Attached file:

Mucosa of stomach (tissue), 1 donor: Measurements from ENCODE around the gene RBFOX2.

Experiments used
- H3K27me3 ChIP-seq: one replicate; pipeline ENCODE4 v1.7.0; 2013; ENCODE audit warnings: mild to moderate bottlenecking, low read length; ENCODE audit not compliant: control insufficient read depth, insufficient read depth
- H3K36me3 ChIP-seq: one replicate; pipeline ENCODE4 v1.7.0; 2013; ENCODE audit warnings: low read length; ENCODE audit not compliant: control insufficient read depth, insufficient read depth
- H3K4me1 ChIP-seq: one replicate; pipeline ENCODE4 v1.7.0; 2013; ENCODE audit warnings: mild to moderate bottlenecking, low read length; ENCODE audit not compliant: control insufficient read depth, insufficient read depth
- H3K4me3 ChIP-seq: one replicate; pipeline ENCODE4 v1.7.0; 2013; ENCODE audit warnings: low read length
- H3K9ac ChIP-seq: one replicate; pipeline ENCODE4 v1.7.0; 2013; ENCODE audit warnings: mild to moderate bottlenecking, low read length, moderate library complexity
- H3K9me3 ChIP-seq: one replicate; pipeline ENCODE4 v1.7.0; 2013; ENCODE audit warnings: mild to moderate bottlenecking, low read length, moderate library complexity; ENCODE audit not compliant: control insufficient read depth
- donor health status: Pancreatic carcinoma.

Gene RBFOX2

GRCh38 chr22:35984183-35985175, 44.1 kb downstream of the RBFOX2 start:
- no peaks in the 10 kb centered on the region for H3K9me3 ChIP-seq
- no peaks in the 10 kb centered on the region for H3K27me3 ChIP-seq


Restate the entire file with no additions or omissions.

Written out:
Mucosa of stomach (tissue), 1 donor: Measurements from ENCODE around the gene RBFOX2.

Experiments used
- H3K27me3 ChIP-seq: one replicate; pipeline ENCODE4 v1.7.0; 2013; ENCODE audit warnings: mild to moderate bottlenecking, low read length; ENCODE audit not compliant: control insufficient read depth, insufficient read depth
- H3K36me3 ChIP-seq: one replicate; pipeline ENCODE4 v1.7.0; 2013; ENCODE audit warnings: low read length; ENCODE audit not compliant: control insufficient read depth, insufficient read depth
- H3K4me1 ChIP-seq: one replicate; pipeline ENCODE4 v1.7.0; 2013; ENCODE audit warnings: mild to moderate bottlenecking, low read length; ENCODE audit not compliant: control insufficient read depth, insufficient read depth
- H3K4me3 ChIP-seq: one replicate; pipeline ENCODE4 v1.7.0; 2013; ENCODE audit warnings: low read length
- H3K9ac ChIP-seq: one replicate; pipeline ENCODE4 v1.7.0; 2013; ENCODE audit warnings: mild to moderate bottlenecking, low read length, moderate library complexity
- H3K9me3 ChIP-seq: one replicate; pipeline ENCODE4 v1.7.0; 2013; ENCODE audit warnings: mild to moderate bottlenecking, low read length, moderate library complexity; ENCODE audit not compliant: control insufficient read depth
- donor health status: Pancreatic carcinoma.

Gene RBFOX2

GRCh38 chr22:35984183-35985175, 44.1 kb downstream of the RBFOX2 start:
- no peaks in the 10 kb centered on the region for H3K9me3 ChIP-seq
- no peaks in the 10 kb centered on the region for H3K27me3 ChIP-seq